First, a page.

Impacts of China's Accession to the World Trade Organization
AbstractThis article presents estimates of the impact of China's accession to the World Trade Organization. China is estimated to be the biggest beneficiary (US$31 billion a year from trade reforms in preparation for accession and additional gains of $10 billion a year from reforms after accession), followed by its major trading partners that also undertake liberalization, including the economies in North America, Western Europe, and Taiwan (China). Accession will boost manufacturing sectors in China, especially textiles and apparel, which will benefit directly from the removal of export quotas. Developing economies competing with China in third markets may suffer small losses. Accession will have important distributional consequences for China, with the wages of skilled and unskilled nonfarm workers rising in real terms and relative to those of farm workers. Possible policy changes, including reductions in barriers to labor mobility and improvements in rural education, could more than offset these negative impacts and facilitate the development of China's economy. Copyright 2004, Oxford University Press.
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Bibliographic InfoArticle provided by World Bank Group in its journal The World Bank Economic Review.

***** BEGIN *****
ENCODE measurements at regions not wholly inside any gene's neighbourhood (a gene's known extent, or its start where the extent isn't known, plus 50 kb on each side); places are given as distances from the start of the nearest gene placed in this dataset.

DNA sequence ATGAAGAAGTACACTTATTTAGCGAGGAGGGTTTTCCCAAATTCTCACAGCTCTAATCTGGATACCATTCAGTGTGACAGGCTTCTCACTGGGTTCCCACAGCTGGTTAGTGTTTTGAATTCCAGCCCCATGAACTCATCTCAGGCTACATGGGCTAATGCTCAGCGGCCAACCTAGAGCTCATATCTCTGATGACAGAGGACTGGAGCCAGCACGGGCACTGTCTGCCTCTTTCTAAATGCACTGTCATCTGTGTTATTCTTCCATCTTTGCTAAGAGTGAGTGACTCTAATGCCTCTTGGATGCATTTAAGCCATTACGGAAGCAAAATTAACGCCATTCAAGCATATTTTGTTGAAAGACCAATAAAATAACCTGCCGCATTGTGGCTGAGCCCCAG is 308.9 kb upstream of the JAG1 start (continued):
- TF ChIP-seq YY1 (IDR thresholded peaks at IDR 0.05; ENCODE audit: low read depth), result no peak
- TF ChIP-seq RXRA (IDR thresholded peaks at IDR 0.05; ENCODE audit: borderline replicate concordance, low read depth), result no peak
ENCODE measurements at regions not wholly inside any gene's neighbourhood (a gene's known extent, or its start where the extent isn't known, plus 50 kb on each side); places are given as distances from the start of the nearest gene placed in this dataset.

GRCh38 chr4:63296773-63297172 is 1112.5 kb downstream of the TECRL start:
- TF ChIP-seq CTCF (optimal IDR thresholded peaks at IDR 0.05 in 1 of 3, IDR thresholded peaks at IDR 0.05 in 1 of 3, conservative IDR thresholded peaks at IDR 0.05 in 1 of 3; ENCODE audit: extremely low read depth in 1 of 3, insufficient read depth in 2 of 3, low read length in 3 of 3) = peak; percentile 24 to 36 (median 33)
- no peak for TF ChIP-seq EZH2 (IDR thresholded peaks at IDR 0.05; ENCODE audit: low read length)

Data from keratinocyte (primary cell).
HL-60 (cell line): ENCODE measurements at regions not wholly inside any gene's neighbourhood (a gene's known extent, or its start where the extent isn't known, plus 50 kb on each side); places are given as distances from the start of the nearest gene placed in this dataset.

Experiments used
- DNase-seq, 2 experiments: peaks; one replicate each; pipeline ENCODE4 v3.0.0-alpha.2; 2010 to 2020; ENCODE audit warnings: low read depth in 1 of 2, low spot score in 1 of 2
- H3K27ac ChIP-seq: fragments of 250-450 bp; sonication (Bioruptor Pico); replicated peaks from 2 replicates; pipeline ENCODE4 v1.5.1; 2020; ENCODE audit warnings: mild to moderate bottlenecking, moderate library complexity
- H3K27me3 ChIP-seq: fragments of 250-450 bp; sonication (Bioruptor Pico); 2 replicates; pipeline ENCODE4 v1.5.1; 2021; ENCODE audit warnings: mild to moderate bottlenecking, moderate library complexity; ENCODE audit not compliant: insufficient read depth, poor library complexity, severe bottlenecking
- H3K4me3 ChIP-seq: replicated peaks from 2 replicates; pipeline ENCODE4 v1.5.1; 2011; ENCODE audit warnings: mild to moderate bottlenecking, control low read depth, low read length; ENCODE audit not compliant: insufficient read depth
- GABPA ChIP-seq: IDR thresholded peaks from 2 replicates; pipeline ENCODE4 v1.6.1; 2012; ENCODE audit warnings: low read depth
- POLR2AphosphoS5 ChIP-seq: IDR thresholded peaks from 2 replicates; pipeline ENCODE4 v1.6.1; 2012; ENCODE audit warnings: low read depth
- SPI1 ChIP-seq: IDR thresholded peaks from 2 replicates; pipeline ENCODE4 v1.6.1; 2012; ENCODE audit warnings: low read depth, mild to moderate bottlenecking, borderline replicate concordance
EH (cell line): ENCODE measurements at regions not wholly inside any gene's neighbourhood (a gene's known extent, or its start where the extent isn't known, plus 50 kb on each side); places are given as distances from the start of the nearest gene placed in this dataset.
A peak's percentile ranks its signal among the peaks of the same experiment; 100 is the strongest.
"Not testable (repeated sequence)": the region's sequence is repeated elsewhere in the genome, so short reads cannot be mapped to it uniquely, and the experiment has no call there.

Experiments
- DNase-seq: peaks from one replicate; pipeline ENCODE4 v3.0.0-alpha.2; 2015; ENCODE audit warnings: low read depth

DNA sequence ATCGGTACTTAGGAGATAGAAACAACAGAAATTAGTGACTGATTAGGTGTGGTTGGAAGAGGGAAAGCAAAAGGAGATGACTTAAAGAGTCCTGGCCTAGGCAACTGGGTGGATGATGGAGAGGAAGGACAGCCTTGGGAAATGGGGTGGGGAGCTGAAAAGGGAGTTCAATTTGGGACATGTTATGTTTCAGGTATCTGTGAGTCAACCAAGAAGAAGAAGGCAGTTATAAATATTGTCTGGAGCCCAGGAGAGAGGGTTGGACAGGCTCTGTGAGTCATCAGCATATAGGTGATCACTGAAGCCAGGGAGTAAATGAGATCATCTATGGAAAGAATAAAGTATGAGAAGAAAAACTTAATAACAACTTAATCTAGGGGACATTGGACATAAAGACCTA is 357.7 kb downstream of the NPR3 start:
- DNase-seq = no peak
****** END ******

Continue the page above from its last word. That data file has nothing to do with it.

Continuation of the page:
Volume (Year): 18 (2004)
Issue (Month): 1 ()
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Other versions of this item:
- Ianchovichina, Elena & Martin, William, 2003. "Economic impacts of China's accession to the World Trade Organization," Policy Research Working Paper Series 3053, The World Bank.
- TF0 - - - - - -
- FUN - International Economics - - - - -
- OPE - Economic Development, Technological Change, and Growth - - - - -
Please report citation or reference errors to , or , if you are the registered author of the cited work, log in to your RePEc Author Service profile, click on "citations" and make appropriate adjustments.:
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"The impact of China's WTO accession on East Asia,"
Policy Research Working Paper Series
3109, The World Bank.
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- Ianchovichina, Elena & Martin, Will, 2001.
"Trade liberalization in China's accession to the World Trade Organization,"
Policy Research Working Paper Series
2623, The World Bank.
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